A jury in Colorado has acquitted five poultry executives of price-fixing of broiler chicken products from 2012 through 2019.

The jury took about a day and half after receiving instructions from the judge to reach their verdict on the indictment, which charged the men with entering into and engaging “in a continuing combination and conspiracy to suppress and eliminate competition by rigging bids and fixing prices and other price-related terms for broiler chicken products sold in the United States.”

The individuals acquitted are Jayson Penn and William Lovette, both former Pilgrim’s Pride CEOs; Mikell Fries and Scott Brady, president and vice president of Claxton Poultry, respectively; and Roger Austin, a former vice president at Pilgrim’s.

“Obviously, we're very pleased with the verdict,” said Michael Feldberg, an attorney representing Austin. “The jury reached the right result, and justice has been served.”

The Justice Department said in a statement that “although we are disappointed in the verdict, we will continue to vigorously enforce the antitrust laws, especially when it comes to price-fixing schemes that affect core staples. We will not be deterred from continuing to vigilantly pursue cases to protect the American people and our markets.”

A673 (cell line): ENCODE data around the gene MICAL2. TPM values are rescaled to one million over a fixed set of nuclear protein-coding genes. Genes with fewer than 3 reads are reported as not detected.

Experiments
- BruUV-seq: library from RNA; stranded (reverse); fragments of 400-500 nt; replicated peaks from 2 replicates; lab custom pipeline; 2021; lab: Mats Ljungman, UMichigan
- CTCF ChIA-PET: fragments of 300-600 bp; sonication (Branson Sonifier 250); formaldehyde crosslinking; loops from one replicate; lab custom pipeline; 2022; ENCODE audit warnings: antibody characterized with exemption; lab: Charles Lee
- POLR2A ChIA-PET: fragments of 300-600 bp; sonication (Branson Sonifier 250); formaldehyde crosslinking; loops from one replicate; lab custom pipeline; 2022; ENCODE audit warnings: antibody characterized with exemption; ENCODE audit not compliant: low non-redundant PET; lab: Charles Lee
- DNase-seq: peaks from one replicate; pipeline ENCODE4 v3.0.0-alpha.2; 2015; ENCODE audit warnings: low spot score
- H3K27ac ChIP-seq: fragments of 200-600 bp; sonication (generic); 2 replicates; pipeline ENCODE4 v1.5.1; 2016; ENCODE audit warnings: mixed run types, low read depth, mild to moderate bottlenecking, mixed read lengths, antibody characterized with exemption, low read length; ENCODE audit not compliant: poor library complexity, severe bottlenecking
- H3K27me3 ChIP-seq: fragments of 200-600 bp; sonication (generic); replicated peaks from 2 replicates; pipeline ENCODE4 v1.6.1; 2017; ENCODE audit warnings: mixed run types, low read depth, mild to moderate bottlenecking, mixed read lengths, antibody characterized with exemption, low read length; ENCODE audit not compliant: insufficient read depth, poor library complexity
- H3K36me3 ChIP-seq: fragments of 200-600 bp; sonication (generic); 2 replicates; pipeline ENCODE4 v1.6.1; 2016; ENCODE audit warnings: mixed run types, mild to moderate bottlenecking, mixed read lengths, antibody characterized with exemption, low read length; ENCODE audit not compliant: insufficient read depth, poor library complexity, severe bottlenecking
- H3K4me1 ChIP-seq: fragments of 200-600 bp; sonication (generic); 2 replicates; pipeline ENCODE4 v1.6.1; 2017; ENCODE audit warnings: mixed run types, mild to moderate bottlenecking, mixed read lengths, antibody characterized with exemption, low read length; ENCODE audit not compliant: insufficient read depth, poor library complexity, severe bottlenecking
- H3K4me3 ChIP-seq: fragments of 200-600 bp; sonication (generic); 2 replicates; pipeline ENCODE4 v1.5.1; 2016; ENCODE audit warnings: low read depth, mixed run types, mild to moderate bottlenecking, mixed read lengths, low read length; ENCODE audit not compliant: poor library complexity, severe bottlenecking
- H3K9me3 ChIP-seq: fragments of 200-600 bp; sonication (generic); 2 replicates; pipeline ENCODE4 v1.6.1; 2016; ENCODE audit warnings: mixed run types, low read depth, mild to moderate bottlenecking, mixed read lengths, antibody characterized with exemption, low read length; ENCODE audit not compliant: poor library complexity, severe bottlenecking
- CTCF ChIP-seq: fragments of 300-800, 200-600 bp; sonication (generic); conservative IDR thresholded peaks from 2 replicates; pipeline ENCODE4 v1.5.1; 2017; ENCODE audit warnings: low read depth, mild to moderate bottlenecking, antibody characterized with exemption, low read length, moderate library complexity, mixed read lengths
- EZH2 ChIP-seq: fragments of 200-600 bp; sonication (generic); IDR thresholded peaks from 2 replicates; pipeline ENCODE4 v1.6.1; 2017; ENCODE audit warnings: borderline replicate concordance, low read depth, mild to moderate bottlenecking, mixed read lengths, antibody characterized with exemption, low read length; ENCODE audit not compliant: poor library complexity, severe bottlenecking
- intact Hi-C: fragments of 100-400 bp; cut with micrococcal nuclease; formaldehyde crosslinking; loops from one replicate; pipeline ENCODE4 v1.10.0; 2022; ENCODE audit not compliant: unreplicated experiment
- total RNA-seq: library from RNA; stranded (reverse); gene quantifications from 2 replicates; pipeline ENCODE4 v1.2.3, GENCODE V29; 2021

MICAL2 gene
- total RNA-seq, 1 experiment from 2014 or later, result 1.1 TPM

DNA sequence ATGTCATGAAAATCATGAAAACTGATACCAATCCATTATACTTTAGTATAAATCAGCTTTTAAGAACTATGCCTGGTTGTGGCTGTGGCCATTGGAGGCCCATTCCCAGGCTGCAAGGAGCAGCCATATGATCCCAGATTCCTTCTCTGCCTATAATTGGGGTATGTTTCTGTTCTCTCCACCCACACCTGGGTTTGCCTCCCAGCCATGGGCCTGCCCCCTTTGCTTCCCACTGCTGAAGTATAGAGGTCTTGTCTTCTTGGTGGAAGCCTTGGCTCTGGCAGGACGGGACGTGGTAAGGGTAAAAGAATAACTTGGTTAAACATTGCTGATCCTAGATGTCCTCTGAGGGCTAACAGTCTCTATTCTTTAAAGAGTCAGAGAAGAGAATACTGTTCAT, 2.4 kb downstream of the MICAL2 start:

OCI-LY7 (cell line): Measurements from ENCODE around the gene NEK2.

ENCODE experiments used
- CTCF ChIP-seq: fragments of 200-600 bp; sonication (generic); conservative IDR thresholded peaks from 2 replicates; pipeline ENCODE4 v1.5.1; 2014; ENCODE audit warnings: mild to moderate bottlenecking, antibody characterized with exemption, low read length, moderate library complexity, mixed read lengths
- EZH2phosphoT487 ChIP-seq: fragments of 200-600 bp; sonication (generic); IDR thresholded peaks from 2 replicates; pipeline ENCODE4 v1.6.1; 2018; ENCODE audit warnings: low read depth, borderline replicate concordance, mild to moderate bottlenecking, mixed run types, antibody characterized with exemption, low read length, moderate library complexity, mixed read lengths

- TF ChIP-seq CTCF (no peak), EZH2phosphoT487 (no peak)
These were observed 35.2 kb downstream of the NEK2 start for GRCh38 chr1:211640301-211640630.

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In April, U.S. District Judge Philip Brimmer questioned the wisdom of pursuing a third trial after two previous trials had ended in mistrials because the juries could not reach verdicts.

“We've always maintained there was no evidence that anybody committed a crime,” Feldberg said, calling what happened to Austin ”a nightmare.”

“The major point to stress is the courage of these men, who were confronted by the entire weight of the United States government, and stood firm and maintained their innocence, despite almost overwhelming pressure on them,” Feldberg said. “They are brave, they're courageous, and they're heroes. And finally, they were vindicated.”

The department has two other chicken price-fixing cases pending in the same district court.

DOJ had dropped charges in April against five other executives and promised a “streamlined” trial. The trial ended up lasting about a month.

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